Girl Dies After Medicated Toothpaste Triggers Her Deadly Milk Allergy. Her Mom Didn’t Think to Check Label

Monique Altamirano was so careful about her daughter’s allergies that she dreaded the idea of leaving Denise in someone else’s care.

As Fox News reports, 11-year-old Denise Saldate of West Covina, California, was diagnosed with a milk allergy while she was still an infant. Her parents always kept EpiPens nearby and carefully scanned the labels of everything Denise was exposed to.

In addition to dairy products, Denise was also allergic to shrimp, wheat, peanuts, and egg whites. Her mother told Yahoo News:

“I cried each time I left Denise in someone else’s care because some people don’t take allergies seriously.”

Denise’s father, Jose Saldate, added that they always tried to ensure that their daughter could participate in events by packing safe foods for her:

“We packed her specific desserts to eat at birthday parties and worked with her school on the correct lunch foods.”

In early April, Altamarino took her daughter to the dentist. After noticing spots on Denise’s teeth, the dentist recommended the young girl use a specific brand of medicated toothpaste — MI Paste One — in order to strengthen her enamel.

Altamarino had always been diligent about reading labels, but after years of reading toothpaste labels and never seeing milk on them, the mom didn’t think to check the label of her daughter’s new toothpaste. That’s why she never saw the warning that MI Paste One contains milk proteins and Recaldant, a product derived from milk protein.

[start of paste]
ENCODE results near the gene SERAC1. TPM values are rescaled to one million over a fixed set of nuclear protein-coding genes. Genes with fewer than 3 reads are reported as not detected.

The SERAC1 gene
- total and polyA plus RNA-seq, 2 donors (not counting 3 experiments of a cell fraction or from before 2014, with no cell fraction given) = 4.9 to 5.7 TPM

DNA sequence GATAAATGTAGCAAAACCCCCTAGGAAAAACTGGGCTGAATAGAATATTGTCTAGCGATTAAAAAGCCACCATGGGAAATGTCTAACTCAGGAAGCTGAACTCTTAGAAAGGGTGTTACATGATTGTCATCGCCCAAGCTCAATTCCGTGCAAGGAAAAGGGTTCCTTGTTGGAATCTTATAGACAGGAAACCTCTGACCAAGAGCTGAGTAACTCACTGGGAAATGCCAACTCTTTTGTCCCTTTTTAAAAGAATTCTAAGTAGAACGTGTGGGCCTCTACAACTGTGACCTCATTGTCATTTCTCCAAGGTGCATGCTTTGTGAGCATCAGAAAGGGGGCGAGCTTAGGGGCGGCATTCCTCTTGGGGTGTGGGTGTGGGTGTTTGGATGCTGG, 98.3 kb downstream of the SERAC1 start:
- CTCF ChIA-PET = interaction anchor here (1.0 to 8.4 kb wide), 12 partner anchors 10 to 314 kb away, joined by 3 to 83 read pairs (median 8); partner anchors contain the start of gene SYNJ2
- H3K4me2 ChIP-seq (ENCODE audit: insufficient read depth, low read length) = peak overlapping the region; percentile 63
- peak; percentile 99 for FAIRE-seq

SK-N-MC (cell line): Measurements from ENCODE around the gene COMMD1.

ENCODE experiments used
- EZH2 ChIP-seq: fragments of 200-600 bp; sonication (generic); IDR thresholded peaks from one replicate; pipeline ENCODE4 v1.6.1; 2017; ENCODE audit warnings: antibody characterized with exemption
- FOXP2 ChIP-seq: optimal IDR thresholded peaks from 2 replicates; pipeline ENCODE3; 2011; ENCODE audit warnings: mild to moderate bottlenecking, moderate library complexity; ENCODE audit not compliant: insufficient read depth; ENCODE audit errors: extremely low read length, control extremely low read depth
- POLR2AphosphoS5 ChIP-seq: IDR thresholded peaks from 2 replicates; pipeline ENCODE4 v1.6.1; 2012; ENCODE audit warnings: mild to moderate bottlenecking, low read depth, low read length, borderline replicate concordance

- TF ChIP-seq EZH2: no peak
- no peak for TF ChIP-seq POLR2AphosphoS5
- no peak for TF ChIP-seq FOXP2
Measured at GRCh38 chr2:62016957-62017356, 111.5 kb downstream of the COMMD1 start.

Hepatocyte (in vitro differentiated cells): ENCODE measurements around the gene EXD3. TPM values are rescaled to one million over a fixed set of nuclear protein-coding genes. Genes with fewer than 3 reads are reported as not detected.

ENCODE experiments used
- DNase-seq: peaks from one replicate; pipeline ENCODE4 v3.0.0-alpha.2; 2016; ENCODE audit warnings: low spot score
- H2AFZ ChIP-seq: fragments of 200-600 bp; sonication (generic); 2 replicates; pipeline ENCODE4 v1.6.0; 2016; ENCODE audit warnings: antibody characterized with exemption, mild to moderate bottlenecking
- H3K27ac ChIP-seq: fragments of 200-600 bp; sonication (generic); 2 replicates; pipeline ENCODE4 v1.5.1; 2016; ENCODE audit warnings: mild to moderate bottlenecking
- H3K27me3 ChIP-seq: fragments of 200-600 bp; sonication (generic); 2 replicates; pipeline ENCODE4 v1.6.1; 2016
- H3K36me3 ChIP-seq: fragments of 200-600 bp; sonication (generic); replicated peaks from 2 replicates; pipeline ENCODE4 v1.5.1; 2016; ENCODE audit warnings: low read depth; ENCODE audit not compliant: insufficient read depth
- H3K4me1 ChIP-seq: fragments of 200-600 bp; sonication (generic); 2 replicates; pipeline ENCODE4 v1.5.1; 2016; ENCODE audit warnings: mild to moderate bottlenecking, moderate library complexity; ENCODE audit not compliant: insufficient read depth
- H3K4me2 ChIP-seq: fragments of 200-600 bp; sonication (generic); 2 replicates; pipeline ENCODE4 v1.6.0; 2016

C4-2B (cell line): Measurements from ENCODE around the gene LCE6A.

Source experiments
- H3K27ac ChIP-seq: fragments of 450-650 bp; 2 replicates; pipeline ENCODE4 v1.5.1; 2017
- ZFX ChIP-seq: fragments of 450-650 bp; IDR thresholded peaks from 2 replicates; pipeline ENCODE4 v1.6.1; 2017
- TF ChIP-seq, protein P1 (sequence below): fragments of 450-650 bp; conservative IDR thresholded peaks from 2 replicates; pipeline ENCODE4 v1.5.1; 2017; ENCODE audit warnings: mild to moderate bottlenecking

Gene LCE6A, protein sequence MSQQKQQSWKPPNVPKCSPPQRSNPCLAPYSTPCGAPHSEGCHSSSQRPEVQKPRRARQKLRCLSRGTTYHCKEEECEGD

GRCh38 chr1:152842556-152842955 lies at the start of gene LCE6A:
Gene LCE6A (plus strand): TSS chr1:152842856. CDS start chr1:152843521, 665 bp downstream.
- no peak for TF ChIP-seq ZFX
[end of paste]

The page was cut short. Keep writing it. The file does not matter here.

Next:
“I did not think to look at the product ingredients,” Altamarino told Allergic Living. “She was just excited to have her special toothpaste.”

That evening, when Denise began brushing her teeth, the anaphylactic reaction started immediately. The girl began crying and ran to her mother for help. Altamarino recalled:

“She saidI think I’m having an allergic reaction to the toothpaste,’ and her lips were already blue. I picked her up and put her on my bed. I ran to the living room, told my daughterCall 911!’ and I grabbed the EpiPen.”

Altamarino gave her daughter the EpiPen and an inhaler:

“She was sayingMommy, I can’t breathe.’ I was sayingI love you, yes, you can.’”

As they waited for the ambulance to arrive, the mom began giving her daughter CPR.

Denise was rushed to the hospital, where she was pronounced dead. Her mother told Allergic Living:

“She wasn’t just the light in my life, her smile didn’t just brighten my day, that was just who she was. Multiple kids were saying: ‘She was my best friend; she gave the best advice; she helped me get my grades up; she always wanted me to be happy when I was sad.’ That was Denise.”

Denise’s parents are now sharing their story to try to help others understand why you can never relax your vigilance around children with allergies.

“Contrary to what everyone’s telling me, I feel like I failed her,” a tearful Altamarino told Allergic Living. ”

The mom added that parents should check every label every time in order to protect their children:

“Read everything. Don’t get comfortable, just because you’ve been managing for several years. You can’t get comfortable or be embarrassed or afraid to ask and ensure that ingredients are OK. Be that advocate for your child.”

Friends have started a GoFundMe to help the family with Denise’s funeral costs. Altamarino says their hope is that they can save another child by sharing her story.

“We can’t bring Denise back but we can help others in her name,” the mom told Yahoo. “Denise wanted to change the world, but it’s heartbreaking how she’s doing it.”